W3C home > Mailing lists > Public > whatwg@whatwg.org > February 2008

[whatwg] Referer header sent with <a ping>?

From: Adam Barth <hk9565@gmail.com>
Date: Sat, 2 Feb 2008 14:19:23 -0800
Message-ID: <7789133a0802021419q22a2b4abocbcc3693d8af71b4@mail.gmail.com>
Perhaps this has been suggested before, but another option is to use a
new verb, such as PING, instead of GET when making the request.
Servers unaware of the ping attribute will likely ignore this verb,
mitigating the request-forgery attack vector.

Adam


On Feb 2, 2008 2:13 PM, Julian Reschke <julian.reschke at gmx.de> wrote:
> Ian Hickson wrote:
> > Interesting.
> >
> > I see two ways forward here. One would be to redefine Referer to remove
> > the relative URI thing, since, to my knowledge at least, nobody uses it.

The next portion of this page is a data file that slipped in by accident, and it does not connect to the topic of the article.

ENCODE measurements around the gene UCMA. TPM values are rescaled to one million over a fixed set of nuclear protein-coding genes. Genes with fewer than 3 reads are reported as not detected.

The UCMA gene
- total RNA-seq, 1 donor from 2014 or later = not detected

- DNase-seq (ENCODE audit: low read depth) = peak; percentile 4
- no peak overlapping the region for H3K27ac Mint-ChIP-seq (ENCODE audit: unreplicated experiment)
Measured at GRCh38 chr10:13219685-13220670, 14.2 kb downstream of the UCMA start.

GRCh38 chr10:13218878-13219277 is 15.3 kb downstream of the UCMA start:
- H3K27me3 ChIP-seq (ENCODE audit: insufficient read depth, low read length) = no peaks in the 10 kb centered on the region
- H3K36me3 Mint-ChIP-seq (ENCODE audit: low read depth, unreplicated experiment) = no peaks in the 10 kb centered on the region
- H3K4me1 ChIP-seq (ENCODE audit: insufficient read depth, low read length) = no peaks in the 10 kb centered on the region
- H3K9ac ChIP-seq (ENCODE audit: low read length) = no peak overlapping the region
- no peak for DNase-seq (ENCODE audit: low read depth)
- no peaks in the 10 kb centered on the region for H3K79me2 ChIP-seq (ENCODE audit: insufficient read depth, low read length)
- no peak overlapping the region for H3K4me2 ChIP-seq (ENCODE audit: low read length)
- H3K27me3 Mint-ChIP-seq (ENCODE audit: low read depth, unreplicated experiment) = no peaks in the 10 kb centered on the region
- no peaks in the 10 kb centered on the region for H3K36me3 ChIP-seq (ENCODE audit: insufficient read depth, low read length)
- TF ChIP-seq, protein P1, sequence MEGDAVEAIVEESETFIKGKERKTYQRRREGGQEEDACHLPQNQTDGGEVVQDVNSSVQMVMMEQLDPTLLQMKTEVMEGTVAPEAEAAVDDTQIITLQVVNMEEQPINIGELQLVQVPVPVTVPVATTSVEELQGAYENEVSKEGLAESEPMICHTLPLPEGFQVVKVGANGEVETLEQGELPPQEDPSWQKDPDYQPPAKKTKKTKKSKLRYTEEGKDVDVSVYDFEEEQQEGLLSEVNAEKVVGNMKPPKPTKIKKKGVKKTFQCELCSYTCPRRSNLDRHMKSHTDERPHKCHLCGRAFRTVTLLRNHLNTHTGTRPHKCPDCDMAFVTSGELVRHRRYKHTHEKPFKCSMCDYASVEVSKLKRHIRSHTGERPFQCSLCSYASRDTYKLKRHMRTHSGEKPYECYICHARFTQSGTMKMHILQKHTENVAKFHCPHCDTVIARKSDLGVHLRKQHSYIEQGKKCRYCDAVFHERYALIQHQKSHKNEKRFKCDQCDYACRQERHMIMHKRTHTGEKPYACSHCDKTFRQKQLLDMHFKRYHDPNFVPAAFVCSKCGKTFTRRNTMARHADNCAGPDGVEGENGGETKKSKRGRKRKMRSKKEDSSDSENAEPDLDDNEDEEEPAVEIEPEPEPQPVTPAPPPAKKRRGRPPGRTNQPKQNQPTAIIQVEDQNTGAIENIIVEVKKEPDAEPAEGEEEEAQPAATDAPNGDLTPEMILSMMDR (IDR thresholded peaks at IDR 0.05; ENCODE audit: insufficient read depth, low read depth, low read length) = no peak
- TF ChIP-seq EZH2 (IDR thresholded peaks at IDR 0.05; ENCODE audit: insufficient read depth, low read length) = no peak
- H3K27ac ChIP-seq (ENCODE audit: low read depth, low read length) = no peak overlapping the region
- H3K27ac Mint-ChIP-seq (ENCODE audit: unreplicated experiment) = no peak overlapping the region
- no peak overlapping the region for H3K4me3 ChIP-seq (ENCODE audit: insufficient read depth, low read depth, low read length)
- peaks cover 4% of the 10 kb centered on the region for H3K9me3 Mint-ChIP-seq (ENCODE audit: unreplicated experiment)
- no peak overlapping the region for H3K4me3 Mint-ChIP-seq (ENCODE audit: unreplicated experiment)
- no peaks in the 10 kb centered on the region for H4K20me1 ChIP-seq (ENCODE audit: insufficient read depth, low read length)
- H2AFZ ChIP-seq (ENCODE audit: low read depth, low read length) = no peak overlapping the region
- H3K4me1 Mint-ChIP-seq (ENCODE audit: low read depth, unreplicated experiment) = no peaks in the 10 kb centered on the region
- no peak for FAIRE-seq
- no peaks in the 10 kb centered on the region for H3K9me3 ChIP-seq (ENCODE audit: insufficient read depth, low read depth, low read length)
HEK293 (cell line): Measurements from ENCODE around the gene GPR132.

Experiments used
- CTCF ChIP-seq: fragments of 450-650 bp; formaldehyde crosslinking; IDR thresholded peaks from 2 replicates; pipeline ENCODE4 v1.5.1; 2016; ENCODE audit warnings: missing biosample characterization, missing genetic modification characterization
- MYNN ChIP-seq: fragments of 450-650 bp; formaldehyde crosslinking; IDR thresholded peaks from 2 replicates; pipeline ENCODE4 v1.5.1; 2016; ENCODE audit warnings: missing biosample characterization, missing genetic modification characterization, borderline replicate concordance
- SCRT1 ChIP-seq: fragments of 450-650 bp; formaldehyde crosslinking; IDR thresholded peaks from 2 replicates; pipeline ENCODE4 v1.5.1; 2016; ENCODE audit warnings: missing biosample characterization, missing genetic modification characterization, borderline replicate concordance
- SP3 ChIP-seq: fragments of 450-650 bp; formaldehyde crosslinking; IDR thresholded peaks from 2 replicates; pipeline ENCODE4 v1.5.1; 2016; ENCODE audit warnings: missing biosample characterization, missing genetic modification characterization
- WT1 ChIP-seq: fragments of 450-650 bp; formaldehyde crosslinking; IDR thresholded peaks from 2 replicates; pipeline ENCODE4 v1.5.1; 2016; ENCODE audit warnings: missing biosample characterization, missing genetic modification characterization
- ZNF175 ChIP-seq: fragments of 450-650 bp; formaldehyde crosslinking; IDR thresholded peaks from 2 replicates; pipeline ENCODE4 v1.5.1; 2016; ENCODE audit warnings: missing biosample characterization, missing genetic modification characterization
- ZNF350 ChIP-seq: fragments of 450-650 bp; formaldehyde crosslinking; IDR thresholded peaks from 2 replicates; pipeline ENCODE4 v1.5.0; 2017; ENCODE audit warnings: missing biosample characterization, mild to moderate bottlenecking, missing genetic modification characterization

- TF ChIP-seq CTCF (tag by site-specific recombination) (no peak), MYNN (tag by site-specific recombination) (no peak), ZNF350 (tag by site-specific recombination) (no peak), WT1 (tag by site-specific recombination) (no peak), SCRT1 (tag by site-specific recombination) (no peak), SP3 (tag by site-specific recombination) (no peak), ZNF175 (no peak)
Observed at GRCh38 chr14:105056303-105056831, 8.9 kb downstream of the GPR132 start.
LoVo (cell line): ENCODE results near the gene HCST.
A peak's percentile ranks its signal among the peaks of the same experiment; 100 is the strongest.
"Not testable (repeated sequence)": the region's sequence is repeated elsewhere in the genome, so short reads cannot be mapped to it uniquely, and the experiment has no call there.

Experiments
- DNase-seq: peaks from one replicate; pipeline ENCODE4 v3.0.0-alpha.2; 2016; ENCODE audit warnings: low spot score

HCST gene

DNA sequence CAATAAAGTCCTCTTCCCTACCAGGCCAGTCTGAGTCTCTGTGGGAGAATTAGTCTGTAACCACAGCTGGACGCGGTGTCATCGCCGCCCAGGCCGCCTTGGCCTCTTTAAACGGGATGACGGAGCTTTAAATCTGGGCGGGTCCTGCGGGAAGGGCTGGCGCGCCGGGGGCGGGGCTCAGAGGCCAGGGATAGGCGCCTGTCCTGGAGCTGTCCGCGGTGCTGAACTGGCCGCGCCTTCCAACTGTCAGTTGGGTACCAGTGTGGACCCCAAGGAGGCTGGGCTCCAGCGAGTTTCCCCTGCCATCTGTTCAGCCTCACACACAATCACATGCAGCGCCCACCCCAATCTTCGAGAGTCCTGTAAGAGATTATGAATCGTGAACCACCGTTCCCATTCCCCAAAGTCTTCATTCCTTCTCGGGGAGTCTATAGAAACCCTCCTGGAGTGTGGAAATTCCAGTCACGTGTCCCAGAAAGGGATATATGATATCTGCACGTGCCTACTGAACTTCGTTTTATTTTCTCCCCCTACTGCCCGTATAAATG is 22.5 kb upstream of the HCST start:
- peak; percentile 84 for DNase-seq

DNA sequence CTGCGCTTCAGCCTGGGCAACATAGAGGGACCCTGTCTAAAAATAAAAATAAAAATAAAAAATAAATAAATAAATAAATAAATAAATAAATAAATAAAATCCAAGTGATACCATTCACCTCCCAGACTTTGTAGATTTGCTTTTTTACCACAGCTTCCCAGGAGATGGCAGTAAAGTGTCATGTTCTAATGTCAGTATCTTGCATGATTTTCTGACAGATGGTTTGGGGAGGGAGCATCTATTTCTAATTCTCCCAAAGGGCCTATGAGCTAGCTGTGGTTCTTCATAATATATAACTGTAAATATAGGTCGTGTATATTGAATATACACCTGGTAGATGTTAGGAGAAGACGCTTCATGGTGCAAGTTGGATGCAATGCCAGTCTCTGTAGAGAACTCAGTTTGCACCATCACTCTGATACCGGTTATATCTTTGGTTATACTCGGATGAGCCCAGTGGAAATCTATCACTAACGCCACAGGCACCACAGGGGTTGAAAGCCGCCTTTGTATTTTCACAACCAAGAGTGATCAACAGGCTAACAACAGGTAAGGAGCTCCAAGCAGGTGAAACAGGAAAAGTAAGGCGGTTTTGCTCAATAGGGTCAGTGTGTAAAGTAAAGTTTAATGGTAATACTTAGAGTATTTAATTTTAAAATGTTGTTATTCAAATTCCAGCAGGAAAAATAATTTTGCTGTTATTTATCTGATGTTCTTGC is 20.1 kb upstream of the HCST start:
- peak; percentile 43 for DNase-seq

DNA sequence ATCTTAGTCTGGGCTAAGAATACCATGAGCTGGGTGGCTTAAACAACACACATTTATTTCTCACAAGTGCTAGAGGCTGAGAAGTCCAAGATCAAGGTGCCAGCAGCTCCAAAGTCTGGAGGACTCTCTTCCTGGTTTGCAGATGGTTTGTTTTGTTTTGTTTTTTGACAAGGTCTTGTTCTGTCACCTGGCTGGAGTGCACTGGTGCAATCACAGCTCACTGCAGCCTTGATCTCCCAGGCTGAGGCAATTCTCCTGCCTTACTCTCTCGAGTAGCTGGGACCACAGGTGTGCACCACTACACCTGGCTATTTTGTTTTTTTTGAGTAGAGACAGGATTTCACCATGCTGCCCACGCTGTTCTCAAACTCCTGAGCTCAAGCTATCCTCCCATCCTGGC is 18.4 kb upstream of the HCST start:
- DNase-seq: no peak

>
> That's IMHO not sufficient reason to remove it. It's not broken.
>
> > The other is that we can define the magic value to be "#PING" instead,
> > since that's a non-conforming Referer value right now.
> >
> > Would that work for people? dolphinling? Darin?
>
> It's not conforming, so are you suggesting to use a non-conforming value?
>
> Me confused.
>
> Could you please state what problem you are trying to solve, and why it
> needs to involve the Referer header?
>
> >>> We add two headers, "X-Ping-From" which has the value of the page that
> >>> had the link, and "X-Ping-To" which has the value of the page that is
> >>> being opened.
> >> You don't need any new headers.
> >>
> >> Define a content type, and send the information you want to transmit in
> >> the request body.
> >
> > The idea, as others have noted, is to keep the entity body empty so as to
> > avoid any issues with servers that ignore the headers and process the body
> > (which is relatively common).
>
> Are you saying it wasn't a good idea to use POST after all because of
> these risks?
>
> BR, Julian
>
Received on Saturday, 2 February 2008 14:19:23 UTC

This archive was generated by hypermail 2.3.1 : Monday, 13 April 2015 23:08:39 UTC